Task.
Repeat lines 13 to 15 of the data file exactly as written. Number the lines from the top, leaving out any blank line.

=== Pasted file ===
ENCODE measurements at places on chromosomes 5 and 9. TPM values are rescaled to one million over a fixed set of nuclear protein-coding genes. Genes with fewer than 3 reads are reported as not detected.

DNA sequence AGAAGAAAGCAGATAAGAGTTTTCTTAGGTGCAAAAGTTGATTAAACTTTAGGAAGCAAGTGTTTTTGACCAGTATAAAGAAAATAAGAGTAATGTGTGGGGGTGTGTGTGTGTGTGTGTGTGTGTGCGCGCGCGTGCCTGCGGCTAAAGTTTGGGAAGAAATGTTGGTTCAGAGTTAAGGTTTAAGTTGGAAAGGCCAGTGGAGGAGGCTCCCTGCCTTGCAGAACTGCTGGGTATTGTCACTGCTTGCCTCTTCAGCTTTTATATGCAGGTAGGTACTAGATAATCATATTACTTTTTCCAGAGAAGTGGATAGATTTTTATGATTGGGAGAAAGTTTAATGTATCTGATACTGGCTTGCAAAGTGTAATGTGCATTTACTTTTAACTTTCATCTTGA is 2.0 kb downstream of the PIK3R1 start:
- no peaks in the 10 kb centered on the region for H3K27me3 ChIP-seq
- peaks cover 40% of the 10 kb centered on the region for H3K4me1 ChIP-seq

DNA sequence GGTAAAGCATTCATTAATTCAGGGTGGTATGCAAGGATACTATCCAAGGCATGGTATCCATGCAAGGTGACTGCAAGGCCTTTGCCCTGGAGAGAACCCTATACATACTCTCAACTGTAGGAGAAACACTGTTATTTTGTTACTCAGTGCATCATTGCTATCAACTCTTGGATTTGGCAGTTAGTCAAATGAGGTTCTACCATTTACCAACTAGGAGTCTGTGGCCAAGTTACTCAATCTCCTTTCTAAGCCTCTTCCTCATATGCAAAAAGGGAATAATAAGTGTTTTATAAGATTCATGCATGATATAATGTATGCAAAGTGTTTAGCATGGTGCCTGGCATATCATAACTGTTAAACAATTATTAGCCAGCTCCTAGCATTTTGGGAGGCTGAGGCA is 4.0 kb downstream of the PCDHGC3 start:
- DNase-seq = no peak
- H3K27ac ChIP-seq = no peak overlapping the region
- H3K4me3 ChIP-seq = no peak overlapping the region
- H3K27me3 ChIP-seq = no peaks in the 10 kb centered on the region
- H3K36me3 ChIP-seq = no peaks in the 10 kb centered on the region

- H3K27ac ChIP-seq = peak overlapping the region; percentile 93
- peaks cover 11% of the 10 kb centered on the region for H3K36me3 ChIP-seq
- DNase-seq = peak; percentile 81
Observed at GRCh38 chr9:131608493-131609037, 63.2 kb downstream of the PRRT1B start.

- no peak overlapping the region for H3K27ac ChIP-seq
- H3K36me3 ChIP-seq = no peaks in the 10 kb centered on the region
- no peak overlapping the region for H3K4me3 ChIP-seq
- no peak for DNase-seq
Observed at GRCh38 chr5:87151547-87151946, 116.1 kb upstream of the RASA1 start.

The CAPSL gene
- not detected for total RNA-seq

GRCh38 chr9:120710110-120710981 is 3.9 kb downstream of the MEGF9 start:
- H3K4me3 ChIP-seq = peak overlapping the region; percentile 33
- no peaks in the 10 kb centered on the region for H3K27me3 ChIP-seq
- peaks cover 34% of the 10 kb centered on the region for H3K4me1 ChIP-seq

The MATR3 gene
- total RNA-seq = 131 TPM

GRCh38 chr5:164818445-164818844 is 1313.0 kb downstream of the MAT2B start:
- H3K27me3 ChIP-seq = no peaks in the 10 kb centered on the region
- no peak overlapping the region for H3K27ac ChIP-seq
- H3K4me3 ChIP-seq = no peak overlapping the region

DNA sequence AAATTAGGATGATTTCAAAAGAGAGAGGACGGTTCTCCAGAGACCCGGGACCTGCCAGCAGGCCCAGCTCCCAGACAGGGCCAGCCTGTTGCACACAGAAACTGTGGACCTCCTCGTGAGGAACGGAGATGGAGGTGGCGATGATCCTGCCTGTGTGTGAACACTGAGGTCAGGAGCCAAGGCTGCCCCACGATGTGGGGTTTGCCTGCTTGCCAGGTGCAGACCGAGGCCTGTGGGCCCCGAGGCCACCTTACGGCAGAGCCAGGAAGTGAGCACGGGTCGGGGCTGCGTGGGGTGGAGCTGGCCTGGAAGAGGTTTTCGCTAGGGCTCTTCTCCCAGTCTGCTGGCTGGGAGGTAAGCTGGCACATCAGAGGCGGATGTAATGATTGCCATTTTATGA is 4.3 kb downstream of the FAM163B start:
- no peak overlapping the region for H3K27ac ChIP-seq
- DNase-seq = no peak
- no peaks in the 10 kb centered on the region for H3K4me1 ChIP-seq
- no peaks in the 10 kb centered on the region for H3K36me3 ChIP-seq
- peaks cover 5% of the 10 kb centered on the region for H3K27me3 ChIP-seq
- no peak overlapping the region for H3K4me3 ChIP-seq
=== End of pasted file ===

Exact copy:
- DNase-seq = peak; percentile 81
Observed at GRCh38 chr9:131608493-131609037, 63.2 kb downstream of the PRRT1B start.

- no peak overlapping the region for H3K27ac ChIP-seq